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Do Men Really Care About Beauty?

By: Irina Barbalova, Euromonitor International
Posted: October 26, 2012, from the November 2012 issue of GCI Magazine.

With fairly low expectations for last quarter’s sales results, all eyes are on those dynamic industry segments that have generated momentum in the past year. Alongside star performers such as nail polish and, not surprisingly, anti-agers, men’s grooming has once again come to the spotlight and seen a flurry of activity both in terms of increased marketing and advertising efforts, as well as many brands expanding their product ranges with more targeted offerings. Seemingly recession-proof, the male grooming category has demonstrated a consistent performance throughout the recent years of economic instability, having increased its global revenues by an average of 6% per annum since 2006, to reach close to $33 billion in 2011.

Sales of Toiletries Overtaking Shaving

Global sales are almost evenly split between men’s shaving and men’s toiletries, and both achieved stable growth in 2011. This marks a shift, as back in 2000 men’s shaving accounted for 60% of total men’s grooming sales. The landscape is gradually changing, however, with men’s toiletries predicted to take over in 2013 and contribute double the revenue of men’s shaving in the period between 2012 to 2016. Deodorants still lead toiletries in absolute value terms, with a large reliance on Latin America; however, skin care has proven the most dynamic, putting up double-digit growth in five consecutive years and adding an extra $2 billion to the global beauty market since 2006.

Global Habits Not Homogenous

Male grooming habits across the world are certainly not homogenous, with Asian men having a definitive preference for skin care products, while Brazilian men’s spend on deodorants tops the world—and represents a spend double that of North America. One common factor that defines category dynamics, however, is the fact that men, either urged by employment instability or greater media impetus, have found the routine of looking after their appearance is becoming both regular and appealing.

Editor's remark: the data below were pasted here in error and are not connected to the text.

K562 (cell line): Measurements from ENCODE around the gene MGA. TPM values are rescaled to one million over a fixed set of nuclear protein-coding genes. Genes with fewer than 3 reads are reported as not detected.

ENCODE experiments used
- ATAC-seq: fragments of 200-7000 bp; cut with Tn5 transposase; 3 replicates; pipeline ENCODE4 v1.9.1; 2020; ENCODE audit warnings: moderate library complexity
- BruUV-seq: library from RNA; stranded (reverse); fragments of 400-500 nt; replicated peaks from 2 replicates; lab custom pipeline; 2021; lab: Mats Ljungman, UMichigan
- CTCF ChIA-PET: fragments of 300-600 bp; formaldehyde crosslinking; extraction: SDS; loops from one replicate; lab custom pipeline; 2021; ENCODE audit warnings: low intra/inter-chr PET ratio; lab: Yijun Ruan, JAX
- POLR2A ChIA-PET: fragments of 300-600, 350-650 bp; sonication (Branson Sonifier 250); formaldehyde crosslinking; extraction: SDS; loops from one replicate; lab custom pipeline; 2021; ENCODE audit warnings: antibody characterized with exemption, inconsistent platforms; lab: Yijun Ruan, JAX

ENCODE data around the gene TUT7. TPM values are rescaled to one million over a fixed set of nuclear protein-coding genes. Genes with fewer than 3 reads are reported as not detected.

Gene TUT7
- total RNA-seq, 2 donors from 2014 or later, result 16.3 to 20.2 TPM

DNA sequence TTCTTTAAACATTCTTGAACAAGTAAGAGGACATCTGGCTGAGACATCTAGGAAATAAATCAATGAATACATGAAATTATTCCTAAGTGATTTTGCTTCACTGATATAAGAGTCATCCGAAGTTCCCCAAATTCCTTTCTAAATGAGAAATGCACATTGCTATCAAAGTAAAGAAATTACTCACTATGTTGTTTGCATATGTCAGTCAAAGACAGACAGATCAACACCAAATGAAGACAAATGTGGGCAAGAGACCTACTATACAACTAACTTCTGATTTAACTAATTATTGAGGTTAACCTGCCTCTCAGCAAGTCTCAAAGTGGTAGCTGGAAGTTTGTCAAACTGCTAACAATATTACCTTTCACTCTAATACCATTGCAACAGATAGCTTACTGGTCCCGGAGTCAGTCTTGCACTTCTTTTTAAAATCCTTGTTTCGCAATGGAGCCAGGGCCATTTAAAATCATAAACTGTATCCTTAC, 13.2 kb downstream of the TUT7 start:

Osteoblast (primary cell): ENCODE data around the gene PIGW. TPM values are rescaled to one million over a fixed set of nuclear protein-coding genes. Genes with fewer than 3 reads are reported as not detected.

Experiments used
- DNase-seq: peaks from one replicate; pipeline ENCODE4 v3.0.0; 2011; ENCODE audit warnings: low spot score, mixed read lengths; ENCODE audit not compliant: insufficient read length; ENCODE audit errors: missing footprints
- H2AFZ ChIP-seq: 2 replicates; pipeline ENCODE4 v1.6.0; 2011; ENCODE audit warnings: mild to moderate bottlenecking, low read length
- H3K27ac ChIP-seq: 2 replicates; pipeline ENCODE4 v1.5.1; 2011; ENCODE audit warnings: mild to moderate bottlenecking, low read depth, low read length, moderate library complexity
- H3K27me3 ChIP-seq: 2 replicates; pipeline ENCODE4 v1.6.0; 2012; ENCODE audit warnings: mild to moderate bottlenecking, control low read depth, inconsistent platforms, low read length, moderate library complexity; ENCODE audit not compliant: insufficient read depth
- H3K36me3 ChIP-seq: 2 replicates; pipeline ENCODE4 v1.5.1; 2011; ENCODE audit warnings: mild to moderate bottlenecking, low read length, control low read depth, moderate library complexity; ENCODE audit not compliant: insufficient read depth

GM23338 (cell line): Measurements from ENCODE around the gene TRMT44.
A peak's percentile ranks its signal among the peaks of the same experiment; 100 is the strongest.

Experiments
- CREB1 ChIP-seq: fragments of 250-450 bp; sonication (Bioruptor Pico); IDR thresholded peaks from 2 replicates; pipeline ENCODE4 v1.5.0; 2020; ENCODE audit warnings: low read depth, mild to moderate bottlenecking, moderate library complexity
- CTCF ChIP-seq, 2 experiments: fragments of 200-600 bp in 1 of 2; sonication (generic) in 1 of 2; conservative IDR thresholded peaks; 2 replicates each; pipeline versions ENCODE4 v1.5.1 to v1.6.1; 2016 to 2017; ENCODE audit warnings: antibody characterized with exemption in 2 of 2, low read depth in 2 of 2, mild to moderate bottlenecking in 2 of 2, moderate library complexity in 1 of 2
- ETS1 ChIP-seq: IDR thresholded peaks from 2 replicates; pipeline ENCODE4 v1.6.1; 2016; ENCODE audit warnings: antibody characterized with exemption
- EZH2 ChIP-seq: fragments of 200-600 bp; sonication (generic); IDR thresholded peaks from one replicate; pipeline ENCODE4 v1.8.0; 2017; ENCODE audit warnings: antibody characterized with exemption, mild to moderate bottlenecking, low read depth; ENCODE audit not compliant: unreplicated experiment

Furthermore, hectic lifestyles coupled with increasing junk food consumption means that men have less time and more skin-related issues to tackle. A range of multi-functional products inspired from women’s skin care have been launched to target specific issues for men, such as anti-aging, whitening, anti-acne and sensitivity. An increase in marketing and advertising influenced from the female market, with celebrity endorsements, such L’Oréal’s “Men Expert” campaign in the U.K. featuring Pierce Brosnan, has also boosted the men’s skin care segment.

It is still to be seen whether a significant proportion of men are prepared to search for and spend on such products—or enough men to swivel the category into a double-digit growth curve. Nonetheless, there are some parallels to be drawn with other associated consumer industries, which indicate a shift in consumption patterns. Looking at men’s apparel, for example, the market is undergoing a marked revival and outpacing growth of its female counterpart—notably, rapid-growth markets such as South Korea and China are seeing stronger per capita spend in men’s designer outerwear compared to that of women’s. Maybe not surprisingly, the same markets also rank highest in men’s skin care expenditure. So while not a true testament, some clear assumptions are safe to be made as to the changing buying habits and attitudes toward fashion and beauty among men, particularly in the premium segment.

Looking at key future prospects, men’s deodorant will continue to lead in absolute growth terms, increasing revenues almost as much as the whole of the total men’s shaving by 2016. Beauty companies looking to get a stronger foothold into men’s skin care should take lessons from the power players in men’s deodorants in terms of how they have diversified product ranges and tailored their marketing tactics to the typical male consumer.

Furthermore, revenue growth opportunities in men’s grooming go far beyond traditional products. As a recent Euromonitor International survey among young men aged 15–29 suggests, the key factor to a happy life is “being healthy,” but more interestingly, more than a third of those interviewed confirmed that among other health-related activities they take supplements at least once a week. The scope to innovate and diversify in the health and wellness environment, both among beauty players as well as food and drink manufacturers, is immense and one to be explored. There is still much untapped potential to develop ingestible products, be it fortified drinks or dietary supplements with additional beauty attributes, and, more importantly, those that target specific concerns such as hair loss, problem skin or weight loss.

Irina Barbalova is the global head of beauty and personal care research for Euromonitor International.

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